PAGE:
The observation came in a writ petition filed by four residents against demolition notices for a transit building constructed in 2006. The bench found that the buildings were built with a life of five years.
GMAT Exam Scam: Bombay High Court Denies Anticipatory Bail To Accused
Case Title: Kumar Kunal v. State of Maharashtra
Citation: 2023 LiveLaw (Bom) 396
The Bombay High Court denied anticipatory bail to one Kumar Kunal, accused of remotely accessing the laptop of GMAT exam candidates through Any Desk app, solving the papers, and manipulating results.
Justice Amit Borkar observed that the custodial interrogation of Kunal is necessary in light of WhatsApp chats between him and one Shantanu, a victim of the scam.
“prima facie, it appears that the relevant extract of diary maintained by the principal accused indicate payment of Rs.1,47,000/- and Rs.2,56,000/- to the applicant by cash. The prosecution case gets strength from the WhatsApp conversion between the applicant and witness Shantanu who is one of the victim…In the context of observations made in the said order the WhatsApp chat between witness Shantanu and the applicant does have material bearing on the investigation. Therefore, custodial interrogation of the applicant is necessary”, the court held.
Mere Use Of Deceased Brother's SIM Card Not An Offence: Bombay High Court Quashes Cheating Case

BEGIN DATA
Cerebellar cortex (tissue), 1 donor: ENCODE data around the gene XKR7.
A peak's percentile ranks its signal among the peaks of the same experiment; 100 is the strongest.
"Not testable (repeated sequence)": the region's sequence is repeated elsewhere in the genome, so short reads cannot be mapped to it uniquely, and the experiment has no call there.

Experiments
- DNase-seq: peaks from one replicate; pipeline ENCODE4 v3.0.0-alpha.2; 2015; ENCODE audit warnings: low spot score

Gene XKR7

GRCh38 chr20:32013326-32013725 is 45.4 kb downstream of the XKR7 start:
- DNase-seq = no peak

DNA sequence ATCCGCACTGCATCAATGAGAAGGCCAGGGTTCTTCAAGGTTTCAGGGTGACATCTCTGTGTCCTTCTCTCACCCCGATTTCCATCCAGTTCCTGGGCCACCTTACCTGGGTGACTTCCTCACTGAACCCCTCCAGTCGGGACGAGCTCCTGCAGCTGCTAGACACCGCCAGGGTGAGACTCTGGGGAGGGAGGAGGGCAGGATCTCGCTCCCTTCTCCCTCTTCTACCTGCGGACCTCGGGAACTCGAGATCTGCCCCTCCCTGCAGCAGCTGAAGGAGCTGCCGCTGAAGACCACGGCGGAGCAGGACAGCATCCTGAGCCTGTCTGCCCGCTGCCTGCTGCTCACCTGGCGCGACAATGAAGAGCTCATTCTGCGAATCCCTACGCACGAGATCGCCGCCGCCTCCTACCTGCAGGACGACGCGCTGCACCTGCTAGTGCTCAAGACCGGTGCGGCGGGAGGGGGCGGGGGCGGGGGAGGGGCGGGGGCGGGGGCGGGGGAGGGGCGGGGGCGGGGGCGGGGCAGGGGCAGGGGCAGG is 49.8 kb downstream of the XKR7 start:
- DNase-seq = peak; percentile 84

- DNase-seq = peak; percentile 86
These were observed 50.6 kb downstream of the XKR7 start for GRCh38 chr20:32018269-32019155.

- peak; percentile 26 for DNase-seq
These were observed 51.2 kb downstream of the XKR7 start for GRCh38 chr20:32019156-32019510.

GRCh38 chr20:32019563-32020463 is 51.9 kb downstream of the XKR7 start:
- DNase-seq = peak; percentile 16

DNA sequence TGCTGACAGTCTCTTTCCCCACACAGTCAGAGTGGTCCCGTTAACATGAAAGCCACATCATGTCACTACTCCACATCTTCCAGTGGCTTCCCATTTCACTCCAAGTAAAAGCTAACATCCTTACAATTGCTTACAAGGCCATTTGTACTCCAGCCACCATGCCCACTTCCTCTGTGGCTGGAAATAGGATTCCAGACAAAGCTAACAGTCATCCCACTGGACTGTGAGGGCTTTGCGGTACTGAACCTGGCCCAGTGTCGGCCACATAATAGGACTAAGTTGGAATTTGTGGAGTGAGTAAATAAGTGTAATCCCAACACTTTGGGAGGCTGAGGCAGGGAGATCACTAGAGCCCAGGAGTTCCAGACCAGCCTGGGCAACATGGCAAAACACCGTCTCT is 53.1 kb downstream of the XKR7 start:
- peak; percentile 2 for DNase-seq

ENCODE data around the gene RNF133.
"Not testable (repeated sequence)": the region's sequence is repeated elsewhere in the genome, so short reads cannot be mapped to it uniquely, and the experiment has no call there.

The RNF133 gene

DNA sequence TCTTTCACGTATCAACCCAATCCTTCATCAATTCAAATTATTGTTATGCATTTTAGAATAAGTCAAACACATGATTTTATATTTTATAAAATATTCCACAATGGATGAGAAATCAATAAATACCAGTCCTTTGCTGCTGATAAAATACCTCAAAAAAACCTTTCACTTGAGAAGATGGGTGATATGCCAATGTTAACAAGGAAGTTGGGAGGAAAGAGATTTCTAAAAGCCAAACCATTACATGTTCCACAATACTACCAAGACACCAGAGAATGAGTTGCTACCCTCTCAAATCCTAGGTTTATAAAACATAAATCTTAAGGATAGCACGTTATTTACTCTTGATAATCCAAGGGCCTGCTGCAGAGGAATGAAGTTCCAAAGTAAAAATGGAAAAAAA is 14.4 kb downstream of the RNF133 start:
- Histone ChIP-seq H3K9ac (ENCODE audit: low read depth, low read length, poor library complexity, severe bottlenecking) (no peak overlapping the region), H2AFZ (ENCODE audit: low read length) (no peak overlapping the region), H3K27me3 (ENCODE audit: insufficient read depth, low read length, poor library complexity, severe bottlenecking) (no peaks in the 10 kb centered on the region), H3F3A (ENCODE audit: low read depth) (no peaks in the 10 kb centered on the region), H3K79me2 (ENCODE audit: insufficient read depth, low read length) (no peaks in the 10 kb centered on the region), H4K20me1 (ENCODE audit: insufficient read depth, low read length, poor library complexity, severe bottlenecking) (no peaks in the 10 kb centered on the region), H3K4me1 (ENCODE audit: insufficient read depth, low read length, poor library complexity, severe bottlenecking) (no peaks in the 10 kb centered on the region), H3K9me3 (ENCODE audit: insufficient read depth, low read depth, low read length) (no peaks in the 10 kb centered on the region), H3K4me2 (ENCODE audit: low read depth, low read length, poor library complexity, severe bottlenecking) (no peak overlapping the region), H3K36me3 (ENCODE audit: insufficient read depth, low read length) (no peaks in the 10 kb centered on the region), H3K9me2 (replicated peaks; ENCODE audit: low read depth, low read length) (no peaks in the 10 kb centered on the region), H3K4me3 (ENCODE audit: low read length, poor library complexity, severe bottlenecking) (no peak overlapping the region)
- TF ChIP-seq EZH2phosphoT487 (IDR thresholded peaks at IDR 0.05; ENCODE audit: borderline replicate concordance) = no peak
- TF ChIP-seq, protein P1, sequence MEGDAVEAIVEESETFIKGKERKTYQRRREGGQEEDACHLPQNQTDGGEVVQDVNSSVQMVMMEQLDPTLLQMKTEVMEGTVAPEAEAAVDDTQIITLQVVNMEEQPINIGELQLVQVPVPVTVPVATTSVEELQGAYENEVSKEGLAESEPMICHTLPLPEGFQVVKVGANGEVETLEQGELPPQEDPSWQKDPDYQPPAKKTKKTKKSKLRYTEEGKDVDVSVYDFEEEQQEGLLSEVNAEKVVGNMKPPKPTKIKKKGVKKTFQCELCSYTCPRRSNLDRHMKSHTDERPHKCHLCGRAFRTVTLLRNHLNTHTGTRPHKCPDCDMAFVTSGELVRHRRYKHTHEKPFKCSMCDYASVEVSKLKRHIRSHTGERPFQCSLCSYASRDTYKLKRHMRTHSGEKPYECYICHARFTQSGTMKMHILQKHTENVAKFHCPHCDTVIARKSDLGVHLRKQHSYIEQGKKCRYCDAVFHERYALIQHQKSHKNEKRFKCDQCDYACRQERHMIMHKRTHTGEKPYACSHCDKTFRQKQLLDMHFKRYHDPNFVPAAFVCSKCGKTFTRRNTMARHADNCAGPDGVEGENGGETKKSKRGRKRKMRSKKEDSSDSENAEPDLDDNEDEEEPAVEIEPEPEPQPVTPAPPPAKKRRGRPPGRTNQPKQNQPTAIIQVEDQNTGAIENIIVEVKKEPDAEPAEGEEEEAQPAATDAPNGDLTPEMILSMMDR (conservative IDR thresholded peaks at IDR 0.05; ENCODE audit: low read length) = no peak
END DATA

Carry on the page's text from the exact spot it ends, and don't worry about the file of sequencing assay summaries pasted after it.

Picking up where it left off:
Case Title: Heena Afrin Huzaifa Shaikh v. State of Maharashtra & Anr.
Citation: 2023 LiveLaw (Bom) 397
Observing that mere use of deceased brother's SIM card does not constitute an offence, the Bombay High Court quashed a cheating case against a doctor filed by her sister-in-law for alleged use of her deceased husband’s SIM card and sale of his movable assets without consent.
A division bench of Justice Nitin W Sambre and Justice RN Laddha in a writ petition filed by the accused seeking quashing of the case remarked that prima facie, the proceedings were initiated solely out of family difference.
“Merely because the sim-card of real brother was used by the sister i.e., the present petitioner, that by itself will not constitute or amount to commission of the offence. The fact remains that to infer misuse of sim-card by the petitioner, there is no iota of evidence to infer such act…Prima-facie, it appears that the criminal proceedings are initiated by the complainant against the petitioner solely out of family differences as could be inferred from the relationship between the complainant and the petitioner.”